Phase 4 - Waves of snow

The last half mile to the trailhead was a VERY rough road, a literal constant series of small to medium sized waves of snow every few feet, varying in depth. I decided to stop about 0.3mi away and walk to the trailhead to avoid any issues.

Phase 5 - A gentle walk 

Finally, I am at the trailhead! As I recall from being here in 2017, it was about a mile walk and pretty much a flat and smooth trail up to the first overlook. That was pretty much my experience in the snow as well. Very easy to traverse.

Phase 6 - Staircase of death

Now, I made it to the frozen waterfall from the scenic overlook. You can’t see much thanks to trees. The path down looks treacherous and starts with stairs. Stairs are easy, right? WRONG! They were 100% filled in with snow/ice to form a 45 degree slip and slide. 

I am not a squirrel. I do not wish to see if I can survive moving at terminal velocity.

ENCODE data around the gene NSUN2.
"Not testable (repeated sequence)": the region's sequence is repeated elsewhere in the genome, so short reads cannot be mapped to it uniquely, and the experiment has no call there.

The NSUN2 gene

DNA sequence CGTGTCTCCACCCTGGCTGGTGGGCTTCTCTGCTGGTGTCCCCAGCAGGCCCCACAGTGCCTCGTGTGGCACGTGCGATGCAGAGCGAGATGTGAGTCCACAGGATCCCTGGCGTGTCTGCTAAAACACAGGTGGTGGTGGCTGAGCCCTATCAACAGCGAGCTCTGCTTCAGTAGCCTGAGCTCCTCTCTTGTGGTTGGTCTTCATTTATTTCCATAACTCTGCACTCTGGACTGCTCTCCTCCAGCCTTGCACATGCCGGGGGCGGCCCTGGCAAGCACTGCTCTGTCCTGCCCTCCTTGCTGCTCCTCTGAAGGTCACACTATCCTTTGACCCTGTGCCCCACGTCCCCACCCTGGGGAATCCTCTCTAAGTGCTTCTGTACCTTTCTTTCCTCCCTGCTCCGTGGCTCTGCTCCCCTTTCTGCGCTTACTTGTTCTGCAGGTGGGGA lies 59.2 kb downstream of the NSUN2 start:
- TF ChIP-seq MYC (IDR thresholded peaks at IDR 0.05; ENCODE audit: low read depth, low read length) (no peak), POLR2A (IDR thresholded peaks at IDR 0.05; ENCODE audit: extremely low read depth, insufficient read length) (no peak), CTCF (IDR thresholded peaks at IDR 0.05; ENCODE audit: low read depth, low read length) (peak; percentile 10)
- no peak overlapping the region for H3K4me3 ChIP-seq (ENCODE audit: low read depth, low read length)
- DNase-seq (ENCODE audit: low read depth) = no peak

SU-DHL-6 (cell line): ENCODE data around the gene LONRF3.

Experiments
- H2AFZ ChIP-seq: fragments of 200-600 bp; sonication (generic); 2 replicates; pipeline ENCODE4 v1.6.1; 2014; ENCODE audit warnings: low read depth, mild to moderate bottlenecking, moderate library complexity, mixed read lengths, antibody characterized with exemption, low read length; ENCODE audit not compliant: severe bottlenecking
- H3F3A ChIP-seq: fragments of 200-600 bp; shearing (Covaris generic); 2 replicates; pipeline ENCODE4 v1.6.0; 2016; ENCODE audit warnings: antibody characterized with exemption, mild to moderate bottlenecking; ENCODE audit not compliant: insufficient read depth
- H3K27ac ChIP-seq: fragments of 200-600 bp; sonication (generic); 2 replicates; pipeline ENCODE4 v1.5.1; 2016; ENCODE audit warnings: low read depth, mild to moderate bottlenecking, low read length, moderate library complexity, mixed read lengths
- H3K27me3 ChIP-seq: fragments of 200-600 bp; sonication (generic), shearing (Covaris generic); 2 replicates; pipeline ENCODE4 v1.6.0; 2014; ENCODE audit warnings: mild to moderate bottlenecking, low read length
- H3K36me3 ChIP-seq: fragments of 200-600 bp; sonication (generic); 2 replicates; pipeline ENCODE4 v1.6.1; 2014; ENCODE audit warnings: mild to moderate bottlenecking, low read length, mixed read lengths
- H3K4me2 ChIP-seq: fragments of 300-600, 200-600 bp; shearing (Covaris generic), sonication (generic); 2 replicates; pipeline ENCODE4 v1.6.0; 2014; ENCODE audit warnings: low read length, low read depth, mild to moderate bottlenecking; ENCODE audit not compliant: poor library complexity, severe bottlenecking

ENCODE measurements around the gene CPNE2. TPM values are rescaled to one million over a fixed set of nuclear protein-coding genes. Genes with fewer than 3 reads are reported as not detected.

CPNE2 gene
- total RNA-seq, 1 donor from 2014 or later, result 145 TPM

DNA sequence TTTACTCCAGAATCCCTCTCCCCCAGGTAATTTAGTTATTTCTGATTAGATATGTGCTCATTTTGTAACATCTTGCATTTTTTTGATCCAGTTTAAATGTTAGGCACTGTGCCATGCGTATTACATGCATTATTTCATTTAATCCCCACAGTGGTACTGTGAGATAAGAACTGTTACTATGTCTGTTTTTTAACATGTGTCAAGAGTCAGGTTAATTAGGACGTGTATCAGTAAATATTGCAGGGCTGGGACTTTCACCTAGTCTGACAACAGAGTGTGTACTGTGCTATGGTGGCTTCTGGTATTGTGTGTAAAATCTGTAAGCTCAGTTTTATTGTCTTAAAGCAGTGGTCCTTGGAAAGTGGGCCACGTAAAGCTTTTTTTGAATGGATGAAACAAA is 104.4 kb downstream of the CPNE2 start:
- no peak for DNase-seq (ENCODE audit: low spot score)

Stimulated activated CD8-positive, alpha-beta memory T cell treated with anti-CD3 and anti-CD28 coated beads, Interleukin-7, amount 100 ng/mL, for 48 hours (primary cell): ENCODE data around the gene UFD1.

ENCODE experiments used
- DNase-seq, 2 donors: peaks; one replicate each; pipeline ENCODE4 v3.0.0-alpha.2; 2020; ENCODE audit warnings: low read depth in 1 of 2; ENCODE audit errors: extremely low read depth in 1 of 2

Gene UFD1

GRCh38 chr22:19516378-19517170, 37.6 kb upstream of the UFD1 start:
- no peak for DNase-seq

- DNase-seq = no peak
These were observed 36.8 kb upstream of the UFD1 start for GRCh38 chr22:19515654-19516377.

I, like others before me, opted to walk to the side of the stairs, as that was much “safer”. It was still very steep and difficult and I butt-slid most of it while also using the railings for support. I should note, I was wearing some basic diamond-studded cleats, but they didn't quite cut it on steep, icy paths.

Phase 7 - Now it gets difficult

Now was the hardest part, believe it or not. This was similar to Phase 6, minus the railing support. It was a zig-zagging path that was also much steeper, maybe 30 degrees, down to the level of the falls. There was more butt sliding and moments of panic when I'd start sliding and speeding up very fast. At this point, I was really wishing I had managed to procure the spiked cleats and brought more ice-climbing gear.

Phase 8 - You made it!

Time to enjoy the frozen falls! They were 100% frozen and this was a LARGE waterfall before, as you can see from the image I shared above. From the images below, it is nearly unrecognizable. While outside of winter it is basically a cliff straight down to ground level, here in winter, you would think it was a slope as it is so filled in where the falls are.